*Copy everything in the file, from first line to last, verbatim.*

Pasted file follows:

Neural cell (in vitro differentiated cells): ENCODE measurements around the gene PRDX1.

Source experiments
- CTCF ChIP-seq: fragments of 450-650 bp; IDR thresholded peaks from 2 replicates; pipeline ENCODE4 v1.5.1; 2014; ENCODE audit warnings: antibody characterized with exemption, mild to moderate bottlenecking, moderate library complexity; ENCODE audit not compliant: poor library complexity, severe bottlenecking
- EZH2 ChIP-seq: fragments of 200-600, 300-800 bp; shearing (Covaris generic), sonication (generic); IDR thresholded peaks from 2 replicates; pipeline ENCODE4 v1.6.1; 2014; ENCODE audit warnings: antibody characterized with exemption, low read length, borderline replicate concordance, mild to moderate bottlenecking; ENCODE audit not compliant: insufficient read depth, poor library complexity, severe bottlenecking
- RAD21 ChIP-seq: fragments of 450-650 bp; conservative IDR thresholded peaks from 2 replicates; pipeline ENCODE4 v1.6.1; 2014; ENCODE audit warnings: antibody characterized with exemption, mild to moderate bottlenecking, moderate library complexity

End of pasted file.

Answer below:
Neural cell (in vitro differentiated cells): ENCODE measurements around the gene PRDX1.

Source experiments
- CTCF ChIP-seq: fragments of 450-650 bp; IDR thresholded peaks from 2 replicates; pipeline ENCODE4 v1.5.1; 2014; ENCODE audit warnings: antibody characterized with exemption, mild to moderate bottlenecking, moderate library complexity; ENCODE audit not compliant: poor library complexity, severe bottlenecking
- EZH2 ChIP-seq: fragments of 200-600, 300-800 bp; shearing (Covaris generic), sonication (generic); IDR thresholded peaks from 2 replicates; pipeline ENCODE4 v1.6.1; 2014; ENCODE audit warnings: antibody characterized with exemption, low read length, borderline replicate concordance, mild to moderate bottlenecking; ENCODE audit not compliant: insufficient read depth, poor library complexity, severe bottlenecking
- RAD21 ChIP-seq: fragments of 450-650 bp; conservative IDR thresholded peaks from 2 replicates; pipeline ENCODE4 v1.6.1; 2014; ENCODE audit warnings: antibody characterized with exemption, mild to moderate bottlenecking, moderate library complexity